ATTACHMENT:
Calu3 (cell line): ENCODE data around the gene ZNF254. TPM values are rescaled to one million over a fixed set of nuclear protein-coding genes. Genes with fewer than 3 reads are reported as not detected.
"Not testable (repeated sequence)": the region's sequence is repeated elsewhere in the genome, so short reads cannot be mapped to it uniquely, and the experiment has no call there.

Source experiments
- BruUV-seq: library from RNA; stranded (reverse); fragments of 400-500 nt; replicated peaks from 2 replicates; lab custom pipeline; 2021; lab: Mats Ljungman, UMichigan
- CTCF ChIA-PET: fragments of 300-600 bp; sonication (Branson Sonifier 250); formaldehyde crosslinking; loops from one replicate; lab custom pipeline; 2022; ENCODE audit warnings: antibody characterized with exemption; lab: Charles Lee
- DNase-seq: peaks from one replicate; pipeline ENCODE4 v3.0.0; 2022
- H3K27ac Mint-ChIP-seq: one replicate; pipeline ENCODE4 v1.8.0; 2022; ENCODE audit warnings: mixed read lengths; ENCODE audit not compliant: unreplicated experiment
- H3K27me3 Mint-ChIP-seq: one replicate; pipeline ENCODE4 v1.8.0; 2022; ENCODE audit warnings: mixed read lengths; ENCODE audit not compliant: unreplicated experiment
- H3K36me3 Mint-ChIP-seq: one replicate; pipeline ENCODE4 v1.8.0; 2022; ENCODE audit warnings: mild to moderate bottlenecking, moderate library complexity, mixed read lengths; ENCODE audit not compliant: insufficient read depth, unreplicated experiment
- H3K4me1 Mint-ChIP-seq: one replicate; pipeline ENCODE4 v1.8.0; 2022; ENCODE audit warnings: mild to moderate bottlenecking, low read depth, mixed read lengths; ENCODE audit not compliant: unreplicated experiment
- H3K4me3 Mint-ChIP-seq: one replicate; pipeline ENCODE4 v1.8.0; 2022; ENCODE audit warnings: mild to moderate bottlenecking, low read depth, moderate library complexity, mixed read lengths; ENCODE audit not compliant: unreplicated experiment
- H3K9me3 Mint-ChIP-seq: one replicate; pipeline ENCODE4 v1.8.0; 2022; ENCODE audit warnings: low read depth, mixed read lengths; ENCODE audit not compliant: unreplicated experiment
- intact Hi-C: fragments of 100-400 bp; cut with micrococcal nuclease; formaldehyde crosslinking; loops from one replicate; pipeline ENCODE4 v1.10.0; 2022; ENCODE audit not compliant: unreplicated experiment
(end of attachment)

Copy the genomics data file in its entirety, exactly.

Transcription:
Calu3 (cell line): ENCODE data around the gene ZNF254. TPM values are rescaled to one million over a fixed set of nuclear protein-coding genes. Genes with fewer than 3 reads are reported as not detected.
"Not testable (repeated sequence)": the region's sequence is repeated elsewhere in the genome, so short reads cannot be mapped to it uniquely, and the experiment has no call there.

Source experiments
- BruUV-seq: library from RNA; stranded (reverse); fragments of 400-500 nt; replicated peaks from 2 replicates; lab custom pipeline; 2021; lab: Mats Ljungman, UMichigan
- CTCF ChIA-PET: fragments of 300-600 bp; sonication (Branson Sonifier 250); formaldehyde crosslinking; loops from one replicate; lab custom pipeline; 2022; ENCODE audit warnings: antibody characterized with exemption; lab: Charles Lee
- DNase-seq: peaks from one replicate; pipeline ENCODE4 v3.0.0; 2022
- H3K27ac Mint-ChIP-seq: one replicate; pipeline ENCODE4 v1.8.0; 2022; ENCODE audit warnings: mixed read lengths; ENCODE audit not compliant: unreplicated experiment
- H3K27me3 Mint-ChIP-seq: one replicate; pipeline ENCODE4 v1.8.0; 2022; ENCODE audit warnings: mixed read lengths; ENCODE audit not compliant: unreplicated experiment
- H3K36me3 Mint-ChIP-seq: one replicate; pipeline ENCODE4 v1.8.0; 2022; ENCODE audit warnings: mild to moderate bottlenecking, moderate library complexity, mixed read lengths; ENCODE audit not compliant: insufficient read depth, unreplicated experiment
- H3K4me1 Mint-ChIP-seq: one replicate; pipeline ENCODE4 v1.8.0; 2022; ENCODE audit warnings: mild to moderate bottlenecking, low read depth, mixed read lengths; ENCODE audit not compliant: unreplicated experiment
- H3K4me3 Mint-ChIP-seq: one replicate; pipeline ENCODE4 v1.8.0; 2022; ENCODE audit warnings: mild to moderate bottlenecking, low read depth, moderate library complexity, mixed read lengths; ENCODE audit not compliant: unreplicated experiment
- H3K9me3 Mint-ChIP-seq: one replicate; pipeline ENCODE4 v1.8.0; 2022; ENCODE audit warnings: low read depth, mixed read lengths; ENCODE audit not compliant: unreplicated experiment
- intact Hi-C: fragments of 100-400 bp; cut with micrococcal nuclease; formaldehyde crosslinking; loops from one replicate; pipeline ENCODE4 v1.10.0; 2022; ENCODE audit not compliant: unreplicated experiment